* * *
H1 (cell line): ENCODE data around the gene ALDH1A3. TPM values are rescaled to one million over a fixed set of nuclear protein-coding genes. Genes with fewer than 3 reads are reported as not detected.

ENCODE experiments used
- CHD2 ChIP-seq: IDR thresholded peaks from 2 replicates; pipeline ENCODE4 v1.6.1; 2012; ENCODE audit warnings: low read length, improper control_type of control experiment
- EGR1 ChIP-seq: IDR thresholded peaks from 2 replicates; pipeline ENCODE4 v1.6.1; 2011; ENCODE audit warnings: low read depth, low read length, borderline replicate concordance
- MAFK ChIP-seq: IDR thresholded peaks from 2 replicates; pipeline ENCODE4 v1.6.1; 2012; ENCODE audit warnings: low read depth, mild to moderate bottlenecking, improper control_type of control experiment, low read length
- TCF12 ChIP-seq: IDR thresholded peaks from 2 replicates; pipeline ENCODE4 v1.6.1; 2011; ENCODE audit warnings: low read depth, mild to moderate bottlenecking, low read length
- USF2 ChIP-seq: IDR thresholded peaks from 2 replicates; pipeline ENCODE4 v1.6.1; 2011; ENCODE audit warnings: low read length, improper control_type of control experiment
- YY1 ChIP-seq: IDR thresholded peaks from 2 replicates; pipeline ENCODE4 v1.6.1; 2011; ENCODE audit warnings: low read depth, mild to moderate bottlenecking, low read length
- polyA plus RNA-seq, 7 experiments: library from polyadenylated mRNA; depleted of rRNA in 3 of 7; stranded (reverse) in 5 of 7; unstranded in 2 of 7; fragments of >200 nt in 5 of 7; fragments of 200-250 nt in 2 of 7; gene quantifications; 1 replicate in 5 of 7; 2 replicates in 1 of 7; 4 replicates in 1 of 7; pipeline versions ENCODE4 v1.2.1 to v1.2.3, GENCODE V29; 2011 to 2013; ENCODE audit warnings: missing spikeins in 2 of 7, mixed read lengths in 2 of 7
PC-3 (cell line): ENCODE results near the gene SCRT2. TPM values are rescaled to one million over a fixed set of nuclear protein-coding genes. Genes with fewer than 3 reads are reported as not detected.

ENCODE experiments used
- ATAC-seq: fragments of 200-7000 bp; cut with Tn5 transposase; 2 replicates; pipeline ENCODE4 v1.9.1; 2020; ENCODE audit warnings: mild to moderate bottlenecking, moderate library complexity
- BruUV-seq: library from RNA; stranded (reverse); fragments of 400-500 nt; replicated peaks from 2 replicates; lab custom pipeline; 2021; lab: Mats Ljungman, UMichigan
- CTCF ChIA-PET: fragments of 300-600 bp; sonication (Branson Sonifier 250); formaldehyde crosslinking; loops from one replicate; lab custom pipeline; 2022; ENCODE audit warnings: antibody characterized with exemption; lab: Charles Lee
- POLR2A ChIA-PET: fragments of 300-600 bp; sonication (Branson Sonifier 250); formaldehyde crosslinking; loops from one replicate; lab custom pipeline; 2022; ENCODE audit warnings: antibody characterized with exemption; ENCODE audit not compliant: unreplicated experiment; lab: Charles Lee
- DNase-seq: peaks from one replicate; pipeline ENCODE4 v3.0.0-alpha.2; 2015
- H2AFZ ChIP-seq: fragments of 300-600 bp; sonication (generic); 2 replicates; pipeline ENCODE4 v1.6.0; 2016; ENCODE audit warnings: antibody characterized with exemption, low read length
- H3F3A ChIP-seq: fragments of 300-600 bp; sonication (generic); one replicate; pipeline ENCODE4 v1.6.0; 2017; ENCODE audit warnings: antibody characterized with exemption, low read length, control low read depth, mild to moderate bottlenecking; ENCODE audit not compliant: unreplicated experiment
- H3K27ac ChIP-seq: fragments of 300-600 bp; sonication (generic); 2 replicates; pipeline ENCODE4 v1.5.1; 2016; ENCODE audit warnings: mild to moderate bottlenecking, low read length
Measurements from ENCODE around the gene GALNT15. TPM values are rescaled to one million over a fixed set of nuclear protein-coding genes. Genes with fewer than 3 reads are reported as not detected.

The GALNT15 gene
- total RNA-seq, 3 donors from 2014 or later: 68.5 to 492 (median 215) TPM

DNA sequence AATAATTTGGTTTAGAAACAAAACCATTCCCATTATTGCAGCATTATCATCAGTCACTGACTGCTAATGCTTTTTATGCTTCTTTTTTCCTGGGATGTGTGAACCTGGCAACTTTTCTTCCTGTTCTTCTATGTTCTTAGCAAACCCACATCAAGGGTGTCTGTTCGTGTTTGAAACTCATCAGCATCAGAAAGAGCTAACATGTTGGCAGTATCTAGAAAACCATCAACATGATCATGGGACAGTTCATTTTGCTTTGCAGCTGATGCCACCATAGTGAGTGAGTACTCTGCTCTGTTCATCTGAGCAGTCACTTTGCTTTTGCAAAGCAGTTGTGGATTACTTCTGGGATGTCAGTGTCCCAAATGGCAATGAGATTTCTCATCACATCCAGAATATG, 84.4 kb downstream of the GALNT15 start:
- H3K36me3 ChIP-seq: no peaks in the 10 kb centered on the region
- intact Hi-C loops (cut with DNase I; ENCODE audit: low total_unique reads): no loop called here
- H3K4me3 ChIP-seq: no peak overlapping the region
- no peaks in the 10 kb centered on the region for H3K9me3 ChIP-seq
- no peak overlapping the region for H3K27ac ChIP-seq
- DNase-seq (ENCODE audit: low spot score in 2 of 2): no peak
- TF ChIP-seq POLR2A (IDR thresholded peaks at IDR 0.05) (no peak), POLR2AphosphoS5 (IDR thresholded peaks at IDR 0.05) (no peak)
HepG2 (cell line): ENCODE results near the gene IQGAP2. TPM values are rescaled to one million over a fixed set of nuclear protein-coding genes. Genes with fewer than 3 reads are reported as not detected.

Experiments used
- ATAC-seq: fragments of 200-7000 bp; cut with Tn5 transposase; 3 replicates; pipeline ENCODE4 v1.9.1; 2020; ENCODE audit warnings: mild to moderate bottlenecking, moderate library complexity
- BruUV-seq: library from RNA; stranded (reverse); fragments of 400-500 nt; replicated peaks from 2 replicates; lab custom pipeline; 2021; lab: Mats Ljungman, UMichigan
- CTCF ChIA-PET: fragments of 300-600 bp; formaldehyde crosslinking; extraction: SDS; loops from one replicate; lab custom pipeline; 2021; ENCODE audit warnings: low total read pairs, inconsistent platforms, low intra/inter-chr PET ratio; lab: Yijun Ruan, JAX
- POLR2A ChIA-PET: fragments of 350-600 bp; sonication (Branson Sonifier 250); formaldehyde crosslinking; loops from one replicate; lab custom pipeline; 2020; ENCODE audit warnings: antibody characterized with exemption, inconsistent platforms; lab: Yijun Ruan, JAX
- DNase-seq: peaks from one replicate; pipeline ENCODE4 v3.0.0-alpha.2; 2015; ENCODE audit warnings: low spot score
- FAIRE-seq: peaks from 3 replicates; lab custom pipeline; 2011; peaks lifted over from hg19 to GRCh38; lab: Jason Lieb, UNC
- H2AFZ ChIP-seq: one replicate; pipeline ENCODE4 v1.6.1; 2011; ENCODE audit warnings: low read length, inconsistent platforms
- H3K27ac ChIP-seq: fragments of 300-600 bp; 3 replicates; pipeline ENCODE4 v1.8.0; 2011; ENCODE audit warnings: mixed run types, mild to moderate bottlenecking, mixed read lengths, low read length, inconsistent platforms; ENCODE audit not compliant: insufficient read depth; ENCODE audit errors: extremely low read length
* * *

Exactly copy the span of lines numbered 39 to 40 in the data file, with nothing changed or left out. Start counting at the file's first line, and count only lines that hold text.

- H2AFZ ChIP-seq: one replicate; pipeline ENCODE4 v1.6.1; 2011; ENCODE audit warnings: low read length, inconsistent platforms
- H3K27ac ChIP-seq: fragments of 300-600 bp; 3 replicates; pipeline ENCODE4 v1.8.0; 2011; ENCODE audit warnings: mixed run types, mild to moderate bottlenecking, mixed read lengths, low read length, inconsistent platforms; ENCODE audit not compliant: insufficient read depth; ENCODE audit errors: extremely low read length